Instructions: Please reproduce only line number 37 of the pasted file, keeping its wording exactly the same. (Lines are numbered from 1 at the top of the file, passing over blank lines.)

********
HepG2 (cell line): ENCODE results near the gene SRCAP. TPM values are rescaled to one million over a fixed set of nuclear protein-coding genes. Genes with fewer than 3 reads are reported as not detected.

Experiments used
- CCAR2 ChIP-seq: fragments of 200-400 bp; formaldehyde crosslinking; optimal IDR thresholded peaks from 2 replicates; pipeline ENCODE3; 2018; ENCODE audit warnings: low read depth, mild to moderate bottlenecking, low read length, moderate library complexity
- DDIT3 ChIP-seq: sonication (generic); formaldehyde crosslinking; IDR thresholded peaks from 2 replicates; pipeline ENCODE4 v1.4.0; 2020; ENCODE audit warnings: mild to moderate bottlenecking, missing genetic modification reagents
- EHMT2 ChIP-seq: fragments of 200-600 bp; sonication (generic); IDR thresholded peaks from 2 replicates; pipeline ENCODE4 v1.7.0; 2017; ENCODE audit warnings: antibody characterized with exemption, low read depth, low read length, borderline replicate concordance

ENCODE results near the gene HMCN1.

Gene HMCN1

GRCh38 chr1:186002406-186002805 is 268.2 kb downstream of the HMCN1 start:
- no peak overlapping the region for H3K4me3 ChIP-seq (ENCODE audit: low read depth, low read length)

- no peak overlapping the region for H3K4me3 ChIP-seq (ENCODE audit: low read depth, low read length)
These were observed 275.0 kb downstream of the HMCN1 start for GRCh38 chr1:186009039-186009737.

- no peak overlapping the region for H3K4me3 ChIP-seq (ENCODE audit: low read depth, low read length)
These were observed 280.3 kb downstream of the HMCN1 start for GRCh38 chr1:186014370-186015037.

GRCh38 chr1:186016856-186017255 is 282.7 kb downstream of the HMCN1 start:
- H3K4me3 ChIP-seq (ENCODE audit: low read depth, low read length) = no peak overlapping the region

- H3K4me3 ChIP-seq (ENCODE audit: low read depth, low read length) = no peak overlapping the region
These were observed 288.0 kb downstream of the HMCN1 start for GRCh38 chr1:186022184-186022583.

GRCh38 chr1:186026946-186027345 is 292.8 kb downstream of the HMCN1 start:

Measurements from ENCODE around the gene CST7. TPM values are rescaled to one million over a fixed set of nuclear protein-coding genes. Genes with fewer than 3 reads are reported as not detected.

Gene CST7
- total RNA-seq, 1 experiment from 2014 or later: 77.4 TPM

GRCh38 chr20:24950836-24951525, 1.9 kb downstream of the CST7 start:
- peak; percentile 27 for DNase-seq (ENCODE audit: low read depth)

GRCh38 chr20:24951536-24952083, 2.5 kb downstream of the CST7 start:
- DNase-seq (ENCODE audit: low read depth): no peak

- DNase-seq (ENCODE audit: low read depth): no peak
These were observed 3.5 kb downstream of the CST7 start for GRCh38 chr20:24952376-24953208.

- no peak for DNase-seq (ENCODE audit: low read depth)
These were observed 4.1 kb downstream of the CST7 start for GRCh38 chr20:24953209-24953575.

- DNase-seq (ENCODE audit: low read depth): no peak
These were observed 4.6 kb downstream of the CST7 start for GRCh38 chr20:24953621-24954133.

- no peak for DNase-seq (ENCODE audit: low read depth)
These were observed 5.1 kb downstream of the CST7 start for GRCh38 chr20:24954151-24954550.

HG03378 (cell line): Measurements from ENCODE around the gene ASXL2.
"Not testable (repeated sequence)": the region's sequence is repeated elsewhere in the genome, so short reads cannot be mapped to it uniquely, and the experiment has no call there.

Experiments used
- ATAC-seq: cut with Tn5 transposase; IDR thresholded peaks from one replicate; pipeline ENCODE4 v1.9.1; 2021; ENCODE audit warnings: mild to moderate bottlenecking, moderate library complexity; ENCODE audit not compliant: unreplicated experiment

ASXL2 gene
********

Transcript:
- ATAC-seq: cut with Tn5 transposase; IDR thresholded peaks from one replicate; pipeline ENCODE4 v1.9.1; 2021; ENCODE audit warnings: mild to moderate bottlenecking, moderate library complexity; ENCODE audit not compliant: unreplicated experiment